Listen to an interview with Richard Heinberg from WRPI.

(2004-04-20)

About the Author

Richard Heinberg is widely acknowledged as one of the world's foremost Peak Oil educators. A journalist, educator, editor, lecturer, and a Core Faculty member of New College of California where he teaches a program on "Culture, Ecology and Sustainable Community, he is the author of six previous books including The Party's Over and Powerdown.

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Product Details

  • Paperback: 288 pages
  • Publisher: New Society Publishers (September 1, 2004)
  • Language: English
  • ISBN-10: 0865715106
  • ISBN-13: 978-0865715103
  • Product Dimensions: 6 x 0.6 x 9 inches
  • Shipping Weight: 4.8 ounces (View shipping rates and policies)
  • Average Customer Review: 4.3 out of 5 stars  See all reviews (50 customer reviews)
  • Amazon Best Sellers Rank: #1,058,445 in Books (See Top 100 in Books)

More About the Author

Richard Heinberg is the author of eleven books including:

Snake Oil: How Fracking's False Promise of Plenty Imperils Our Future (2013)
The End of Growth: Adapting to our New Economic Reality (2011)
Blackout: Coal, Climate, and the Last Energy Crisis (2009)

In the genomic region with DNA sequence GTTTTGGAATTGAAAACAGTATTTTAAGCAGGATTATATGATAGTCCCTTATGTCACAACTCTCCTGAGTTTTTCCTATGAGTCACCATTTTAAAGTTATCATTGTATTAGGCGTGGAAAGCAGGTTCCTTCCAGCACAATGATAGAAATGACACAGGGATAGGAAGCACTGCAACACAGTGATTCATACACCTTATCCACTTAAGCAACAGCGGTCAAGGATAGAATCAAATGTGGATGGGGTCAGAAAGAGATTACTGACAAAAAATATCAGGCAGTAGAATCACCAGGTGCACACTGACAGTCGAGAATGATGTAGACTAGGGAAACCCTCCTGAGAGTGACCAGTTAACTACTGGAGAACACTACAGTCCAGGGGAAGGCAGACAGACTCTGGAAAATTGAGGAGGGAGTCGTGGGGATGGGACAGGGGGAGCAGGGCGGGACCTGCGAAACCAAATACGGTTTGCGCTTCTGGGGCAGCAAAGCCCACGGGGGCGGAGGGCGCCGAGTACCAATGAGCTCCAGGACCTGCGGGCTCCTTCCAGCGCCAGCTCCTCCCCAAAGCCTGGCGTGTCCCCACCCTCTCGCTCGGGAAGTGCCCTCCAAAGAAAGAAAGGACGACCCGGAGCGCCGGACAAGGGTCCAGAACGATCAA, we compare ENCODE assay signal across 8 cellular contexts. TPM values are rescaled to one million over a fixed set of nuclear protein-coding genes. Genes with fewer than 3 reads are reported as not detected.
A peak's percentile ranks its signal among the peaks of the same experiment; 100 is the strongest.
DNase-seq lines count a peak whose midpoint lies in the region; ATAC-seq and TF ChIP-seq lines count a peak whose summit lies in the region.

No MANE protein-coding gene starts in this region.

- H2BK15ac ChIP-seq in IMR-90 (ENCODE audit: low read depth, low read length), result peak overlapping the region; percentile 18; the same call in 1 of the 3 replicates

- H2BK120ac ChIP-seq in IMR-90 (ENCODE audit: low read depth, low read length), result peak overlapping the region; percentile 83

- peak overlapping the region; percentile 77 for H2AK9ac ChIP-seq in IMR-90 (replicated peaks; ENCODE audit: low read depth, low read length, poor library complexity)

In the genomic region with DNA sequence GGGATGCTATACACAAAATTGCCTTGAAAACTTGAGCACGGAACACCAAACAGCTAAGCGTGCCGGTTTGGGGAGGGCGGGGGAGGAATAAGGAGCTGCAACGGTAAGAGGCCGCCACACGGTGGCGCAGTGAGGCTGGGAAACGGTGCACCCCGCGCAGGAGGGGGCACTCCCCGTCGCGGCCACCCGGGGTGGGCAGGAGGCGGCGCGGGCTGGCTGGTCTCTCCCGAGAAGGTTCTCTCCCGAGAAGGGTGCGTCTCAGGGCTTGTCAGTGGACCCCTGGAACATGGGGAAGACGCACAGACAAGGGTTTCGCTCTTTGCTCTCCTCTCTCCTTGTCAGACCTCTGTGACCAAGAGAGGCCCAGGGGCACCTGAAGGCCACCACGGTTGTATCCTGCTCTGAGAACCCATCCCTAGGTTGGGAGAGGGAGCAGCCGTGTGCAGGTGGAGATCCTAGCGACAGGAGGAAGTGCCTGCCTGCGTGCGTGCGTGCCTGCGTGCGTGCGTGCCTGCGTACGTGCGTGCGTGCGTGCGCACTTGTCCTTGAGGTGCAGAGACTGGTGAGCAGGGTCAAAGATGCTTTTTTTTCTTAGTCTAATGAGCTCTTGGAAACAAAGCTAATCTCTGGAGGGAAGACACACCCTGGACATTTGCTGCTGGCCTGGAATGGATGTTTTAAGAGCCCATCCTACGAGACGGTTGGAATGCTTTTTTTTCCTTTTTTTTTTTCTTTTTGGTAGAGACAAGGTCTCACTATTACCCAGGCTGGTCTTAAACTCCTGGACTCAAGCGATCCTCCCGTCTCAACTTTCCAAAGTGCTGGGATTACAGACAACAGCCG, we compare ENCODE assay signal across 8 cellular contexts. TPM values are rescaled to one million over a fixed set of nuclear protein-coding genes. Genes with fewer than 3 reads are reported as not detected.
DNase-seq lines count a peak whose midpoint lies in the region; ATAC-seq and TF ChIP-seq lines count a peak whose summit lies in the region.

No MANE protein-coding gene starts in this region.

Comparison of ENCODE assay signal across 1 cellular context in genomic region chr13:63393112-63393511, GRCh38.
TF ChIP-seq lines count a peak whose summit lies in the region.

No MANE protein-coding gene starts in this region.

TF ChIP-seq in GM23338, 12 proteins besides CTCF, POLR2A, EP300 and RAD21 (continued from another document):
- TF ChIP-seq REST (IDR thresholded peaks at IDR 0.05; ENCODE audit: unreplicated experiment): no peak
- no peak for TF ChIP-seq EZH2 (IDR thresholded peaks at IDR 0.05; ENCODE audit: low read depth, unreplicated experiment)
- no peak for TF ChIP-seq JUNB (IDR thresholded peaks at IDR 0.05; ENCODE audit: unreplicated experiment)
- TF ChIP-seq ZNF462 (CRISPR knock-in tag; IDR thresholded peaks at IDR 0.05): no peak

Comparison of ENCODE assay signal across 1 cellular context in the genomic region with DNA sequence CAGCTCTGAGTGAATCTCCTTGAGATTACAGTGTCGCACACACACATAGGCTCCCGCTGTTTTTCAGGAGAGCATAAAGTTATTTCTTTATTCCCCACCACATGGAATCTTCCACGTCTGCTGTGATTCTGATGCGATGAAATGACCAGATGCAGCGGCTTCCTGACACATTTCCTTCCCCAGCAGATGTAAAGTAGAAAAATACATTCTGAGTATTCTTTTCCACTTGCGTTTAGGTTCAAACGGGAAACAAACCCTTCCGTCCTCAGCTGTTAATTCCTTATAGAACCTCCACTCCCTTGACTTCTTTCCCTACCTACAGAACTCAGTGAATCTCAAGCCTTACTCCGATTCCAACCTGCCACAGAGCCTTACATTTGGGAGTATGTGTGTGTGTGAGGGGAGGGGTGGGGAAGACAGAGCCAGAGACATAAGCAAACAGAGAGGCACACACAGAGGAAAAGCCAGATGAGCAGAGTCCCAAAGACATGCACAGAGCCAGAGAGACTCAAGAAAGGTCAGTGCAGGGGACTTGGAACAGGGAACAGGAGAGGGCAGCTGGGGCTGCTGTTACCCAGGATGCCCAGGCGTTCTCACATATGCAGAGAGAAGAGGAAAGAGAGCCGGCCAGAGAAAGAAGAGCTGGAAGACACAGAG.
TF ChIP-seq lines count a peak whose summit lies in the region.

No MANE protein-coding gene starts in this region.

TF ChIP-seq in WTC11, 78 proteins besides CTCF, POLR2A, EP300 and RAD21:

Peak Everything: Waking Up to the Century of Declines (2007)
The Oil Depletion Protocol: A Plan to Avert Oil Wars, Terrorism and Economic Collapse (2006)
Powerdown: Options and Actions for a Post-Carbon World (2004)
The Party's Over: Oil, War and the Fate of Industrial Societies (2003)

He is Senior Fellow-in-Residence of the Institute and is widely regarded as one of the world's foremost Peak Oil educators. He has authored scores of essays and articles that have appeared in such journals as Nature, The Ecologist, The American Prospect, Public Policy Research, Quarterly Review, Z Magazine, Resurgence, The Futurist, European Business Review, Earth Island Journal, Yes!, Pacific Ecologist, and The Sun; and on web sites such as Alternet.org, EnergyBulletin.net, TheOilDrum.com, ProjectCensored.com, and Counterpunch.com.